Coffee cake is one of life’s nicest niceties. Not only does it have crunchy brown sugar streusel layered with moist cake and topped with icing but it also evokes images of tea parties and twee hats and gloves and dresses with nipped-in waists and Peter-Pan collars. Fun. So when Gym Buddy Lisseth waxed rhapsodic about the best coffee cake ever, which she had made the night before and eaten for breakfast this morning, you will understand why my mouth began to water.
The Gym Buddies and I have an interesting post-workout tradition. After we get good and sweaty together and bounce some iron around (and grunt and scratch ourselves), we sit on the stretching mats… and talk about food. No matter how hard we try, every post-workout conversation eventually comes back to food. What new restaurant Krista tried, the new recipe Megan found, the number of chicken wings Allison can eat in one sitting (her record thus far – with husband – 120. Girlfriend is having a serious pregnancy craving!) – it’s all fair game. By the end, each of us is drooling, starving and usually armed with a resolution to cook something when we get home.
This day it was coffee cake, courtesy of Lisseth. While I didn’t have her recipe, I do have a perfectly wonderful Betty Crocker cookbook that has served me well many a time and so I hauled that out. Turning the oven on to preheat, I checked to make sure I had all the ingredients. For something so tasty, coffee cake is amazingly simple. And also amazingly bad for you! How have I never known what is in coffee cake?! My heart pounded a little faster as I looked at the white flour, oil, butter, salt and all that sugar. I knew I couldn’t make it. What would be the point of that grueling workout I just finished if I were to eat half a coffee cake afterward?
Sighing, I started to put the book away. But then a thought came to my mind – I could healthify it! Happily, I got out my mixer and bowl and set about substituting every ingredient. I used whole wheat flour for the white flour, replaced the fat with a banana, the sugar with applesauce and so forth. Excitedly I poured the batter into a casserole dish (like I own a bundt pan – please, you’re talking to the girl who only owns one grown-up sharp knife). The kitchen filled with yummy smells and 60 minutes later I had… banana bread. And not even good banana bread! Healthified banana bread. That was most definitely not what I was craving. In fact it was so nasty that it sat on our kitchen counter for a week until my husband finally threw it away.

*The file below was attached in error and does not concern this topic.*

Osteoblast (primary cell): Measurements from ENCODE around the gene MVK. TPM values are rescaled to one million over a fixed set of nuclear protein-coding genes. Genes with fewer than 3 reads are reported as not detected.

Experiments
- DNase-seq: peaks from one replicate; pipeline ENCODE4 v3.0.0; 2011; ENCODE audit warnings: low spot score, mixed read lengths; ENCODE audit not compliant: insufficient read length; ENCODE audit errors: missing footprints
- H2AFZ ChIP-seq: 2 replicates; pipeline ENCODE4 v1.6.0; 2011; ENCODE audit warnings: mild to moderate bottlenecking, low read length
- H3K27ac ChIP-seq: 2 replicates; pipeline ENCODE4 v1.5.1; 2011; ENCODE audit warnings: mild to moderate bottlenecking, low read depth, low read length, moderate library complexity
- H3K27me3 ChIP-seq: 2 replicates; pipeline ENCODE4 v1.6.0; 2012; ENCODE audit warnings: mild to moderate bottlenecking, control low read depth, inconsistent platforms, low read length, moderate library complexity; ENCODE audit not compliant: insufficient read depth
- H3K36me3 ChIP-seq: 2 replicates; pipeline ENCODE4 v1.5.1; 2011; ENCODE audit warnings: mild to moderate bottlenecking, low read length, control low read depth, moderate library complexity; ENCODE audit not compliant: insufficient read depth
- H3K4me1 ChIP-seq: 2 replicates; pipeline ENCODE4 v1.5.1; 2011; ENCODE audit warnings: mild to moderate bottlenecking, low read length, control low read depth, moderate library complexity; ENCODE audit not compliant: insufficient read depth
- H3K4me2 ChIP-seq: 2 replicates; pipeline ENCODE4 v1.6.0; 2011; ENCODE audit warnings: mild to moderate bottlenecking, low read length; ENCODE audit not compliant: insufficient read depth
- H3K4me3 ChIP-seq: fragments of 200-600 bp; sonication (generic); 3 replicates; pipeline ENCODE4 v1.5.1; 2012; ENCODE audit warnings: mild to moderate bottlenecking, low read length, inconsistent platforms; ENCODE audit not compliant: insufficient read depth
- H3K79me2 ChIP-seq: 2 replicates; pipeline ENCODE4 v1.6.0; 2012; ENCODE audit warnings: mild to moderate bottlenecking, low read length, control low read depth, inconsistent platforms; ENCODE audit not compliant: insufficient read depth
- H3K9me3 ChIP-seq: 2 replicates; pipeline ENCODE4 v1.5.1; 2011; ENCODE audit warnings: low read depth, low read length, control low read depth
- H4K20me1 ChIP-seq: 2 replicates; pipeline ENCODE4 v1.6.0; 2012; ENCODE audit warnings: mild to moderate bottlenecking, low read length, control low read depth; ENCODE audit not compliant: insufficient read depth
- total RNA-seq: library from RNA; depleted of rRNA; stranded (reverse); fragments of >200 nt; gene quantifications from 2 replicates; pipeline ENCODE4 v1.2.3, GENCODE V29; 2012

This is not the first time this has happened. In fact, you could say I have a reputation for ruining perfectly good food. The ingredients all start out fine but in the process of trying to healthify the recipe, I usually ruin it. It’s gotten to the point where my cooking has become a punchline among our friends. (“We’re picking up the rocks to landscape our yard this weekend.” “Oh, so you got invited to dinner at Charlotte’s too?” Ha ha ha.)
The problem stems from having my cake and wanting to eat it too. Some healthy living ascetics can give up sugar, fat and every other vice with nary a backward glance (I’m looking at you, Dr. J!). But for me a life without brownies is just too depressing to contemplate. My compromise is to make substitutions.
There is also the other end of the spectrum: the just-eat-the-cake-already people like Bethenney Frankel and all the Intuitive Eaters. If you want coffee cake, the reasoning goes, eat a little of the best coffee cake you can find, don’t deprive yourself and you’ll be sated. However, I have a rather addictive personality or perhaps my tastebuds are just slow to catch on but if I eat only three bites of a really yummy dessert I’m going to feel deprived. I will want more than three bites and telling me to stop there will only make me want to eat more. So we’re back to the substitutions.
Lest you think I’m brilliant – I hate to disillusion you but really you should know better by now – I am not the first person to come up with this idea. There are whole books and websites dedicated to making healthy, yummy food. They also happen to be run by people who are much better cooks than I am. Now the key for me is to hone my mad kitch skillz to the point that I don’t wreck their recipes. It might also help if I got some real cooking equipment.
What’s your food philosophy: have a little bit of what you really crave or focus on healthifying the decadent recipes? Any other chronic food ruiners in the house? Anyone else still cooking with the utensils they got at the thrift store in college?